The Baltimore City Council's plan to declare martial law in the city's most crime-ridden areas has drawn howls of protest from the American Civil Liberties Union who say it is unconstitutional.

Council vice president Bob Curran drafted the proposal, which, if enacted, would allow police to shut down businesses and limit the number of people gathered on the sidewalks in affected neighborhoods.

ACLU spokesman David Rocah says that the measure could only be constitutional in an extraordinary circumstance such as a riot. "The problem of murders in Baltimore is a serious problem. There is no denying that. But that is not a problem - here or anywhere else in the U.S. - that gives the mayor or the police chief the power to declare martial law," Rocah told WBAL TV.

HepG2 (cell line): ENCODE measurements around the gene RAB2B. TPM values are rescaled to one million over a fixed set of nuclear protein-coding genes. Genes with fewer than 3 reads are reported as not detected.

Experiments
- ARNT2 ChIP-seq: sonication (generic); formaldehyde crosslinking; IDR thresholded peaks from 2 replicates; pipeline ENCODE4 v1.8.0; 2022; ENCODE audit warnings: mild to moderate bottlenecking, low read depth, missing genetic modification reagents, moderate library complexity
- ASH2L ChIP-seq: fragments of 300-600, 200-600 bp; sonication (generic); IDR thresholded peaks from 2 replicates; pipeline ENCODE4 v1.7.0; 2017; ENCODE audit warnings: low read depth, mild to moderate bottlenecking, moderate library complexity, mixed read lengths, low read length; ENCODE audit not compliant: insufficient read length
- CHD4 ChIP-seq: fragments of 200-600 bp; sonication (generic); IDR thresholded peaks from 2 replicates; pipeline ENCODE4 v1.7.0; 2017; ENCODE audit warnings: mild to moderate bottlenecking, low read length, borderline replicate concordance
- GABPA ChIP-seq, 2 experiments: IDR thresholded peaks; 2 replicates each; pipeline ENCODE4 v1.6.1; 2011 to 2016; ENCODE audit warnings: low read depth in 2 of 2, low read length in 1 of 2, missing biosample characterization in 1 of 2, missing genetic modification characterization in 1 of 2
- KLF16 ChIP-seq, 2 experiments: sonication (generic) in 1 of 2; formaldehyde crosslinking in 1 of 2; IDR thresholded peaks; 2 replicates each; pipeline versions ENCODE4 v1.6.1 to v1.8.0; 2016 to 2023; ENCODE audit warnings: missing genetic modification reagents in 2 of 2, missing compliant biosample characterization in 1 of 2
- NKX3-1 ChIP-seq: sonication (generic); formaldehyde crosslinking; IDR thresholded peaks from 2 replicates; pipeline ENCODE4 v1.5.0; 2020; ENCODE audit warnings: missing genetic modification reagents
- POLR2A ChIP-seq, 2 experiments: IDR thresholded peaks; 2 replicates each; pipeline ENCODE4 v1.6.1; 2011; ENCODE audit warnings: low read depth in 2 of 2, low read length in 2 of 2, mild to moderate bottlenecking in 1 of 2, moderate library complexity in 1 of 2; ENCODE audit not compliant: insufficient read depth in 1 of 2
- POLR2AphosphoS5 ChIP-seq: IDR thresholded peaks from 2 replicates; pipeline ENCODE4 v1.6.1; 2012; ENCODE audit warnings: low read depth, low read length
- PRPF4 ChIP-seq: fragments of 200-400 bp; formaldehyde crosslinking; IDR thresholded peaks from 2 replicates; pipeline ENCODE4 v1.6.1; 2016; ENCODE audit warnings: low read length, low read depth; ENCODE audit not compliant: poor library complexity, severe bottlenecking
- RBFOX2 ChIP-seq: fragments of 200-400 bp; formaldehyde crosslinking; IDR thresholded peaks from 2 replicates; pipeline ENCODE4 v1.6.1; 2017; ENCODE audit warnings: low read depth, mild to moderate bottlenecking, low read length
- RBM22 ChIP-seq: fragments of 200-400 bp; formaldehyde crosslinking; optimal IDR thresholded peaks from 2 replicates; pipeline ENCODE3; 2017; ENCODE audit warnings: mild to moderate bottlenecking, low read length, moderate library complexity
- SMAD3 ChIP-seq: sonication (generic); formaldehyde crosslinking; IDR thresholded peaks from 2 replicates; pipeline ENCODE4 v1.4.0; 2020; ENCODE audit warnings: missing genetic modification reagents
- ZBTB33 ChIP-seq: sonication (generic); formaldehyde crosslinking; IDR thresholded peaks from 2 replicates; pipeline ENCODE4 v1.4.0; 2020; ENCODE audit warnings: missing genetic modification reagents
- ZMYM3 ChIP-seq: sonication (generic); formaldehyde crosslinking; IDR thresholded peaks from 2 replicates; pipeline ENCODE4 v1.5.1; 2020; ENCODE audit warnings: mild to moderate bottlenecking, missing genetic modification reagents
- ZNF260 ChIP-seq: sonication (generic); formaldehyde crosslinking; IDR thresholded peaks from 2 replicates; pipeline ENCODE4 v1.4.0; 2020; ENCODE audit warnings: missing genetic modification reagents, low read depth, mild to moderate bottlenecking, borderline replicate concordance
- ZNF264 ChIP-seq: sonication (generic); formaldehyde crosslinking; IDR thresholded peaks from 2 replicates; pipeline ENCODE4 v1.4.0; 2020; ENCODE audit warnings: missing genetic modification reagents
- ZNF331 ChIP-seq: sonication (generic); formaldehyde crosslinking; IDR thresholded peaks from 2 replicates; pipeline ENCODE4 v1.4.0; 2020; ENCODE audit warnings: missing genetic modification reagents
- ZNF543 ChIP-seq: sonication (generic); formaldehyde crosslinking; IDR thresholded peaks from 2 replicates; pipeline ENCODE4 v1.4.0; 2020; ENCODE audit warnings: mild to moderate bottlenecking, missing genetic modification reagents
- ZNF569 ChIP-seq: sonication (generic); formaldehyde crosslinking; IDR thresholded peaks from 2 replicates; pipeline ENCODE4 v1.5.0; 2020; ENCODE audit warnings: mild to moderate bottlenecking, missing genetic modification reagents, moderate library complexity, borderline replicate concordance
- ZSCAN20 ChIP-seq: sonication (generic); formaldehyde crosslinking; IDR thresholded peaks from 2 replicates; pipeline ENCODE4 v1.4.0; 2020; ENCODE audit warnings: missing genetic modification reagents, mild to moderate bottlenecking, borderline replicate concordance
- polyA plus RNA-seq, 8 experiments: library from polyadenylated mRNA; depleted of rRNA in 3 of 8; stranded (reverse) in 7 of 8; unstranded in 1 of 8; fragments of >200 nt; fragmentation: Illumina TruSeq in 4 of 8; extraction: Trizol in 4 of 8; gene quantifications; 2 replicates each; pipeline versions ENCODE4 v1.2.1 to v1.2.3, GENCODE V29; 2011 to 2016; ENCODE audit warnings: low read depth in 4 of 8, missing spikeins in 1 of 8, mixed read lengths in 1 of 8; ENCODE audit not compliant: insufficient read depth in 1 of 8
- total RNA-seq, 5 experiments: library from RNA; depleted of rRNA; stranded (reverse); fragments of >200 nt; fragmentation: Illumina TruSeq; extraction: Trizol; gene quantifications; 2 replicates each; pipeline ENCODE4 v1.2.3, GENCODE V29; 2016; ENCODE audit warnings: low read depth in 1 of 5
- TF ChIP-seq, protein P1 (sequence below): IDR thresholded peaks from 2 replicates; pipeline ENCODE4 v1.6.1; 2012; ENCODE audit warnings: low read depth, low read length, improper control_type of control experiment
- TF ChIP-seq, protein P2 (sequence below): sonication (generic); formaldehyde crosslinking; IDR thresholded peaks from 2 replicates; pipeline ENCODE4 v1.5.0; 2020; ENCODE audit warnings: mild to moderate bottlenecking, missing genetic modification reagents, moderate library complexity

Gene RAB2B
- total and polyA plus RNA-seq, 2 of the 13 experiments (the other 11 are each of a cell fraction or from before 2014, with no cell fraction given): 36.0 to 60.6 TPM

The Curran measure, now being discussed in committee, allows the mayor to establish public safety zones for two weeks. It also gives the mayor the option of renewing the public safety zones.

WBAL TV reports that Baltimore police have already adopted some of the tactics proposed by Curran, including neighborhood barricades, I.D. checks, and flooding the areas with government services. The ACLU decries the tactics as similar to those imposed under South Africa's Apartheid system.

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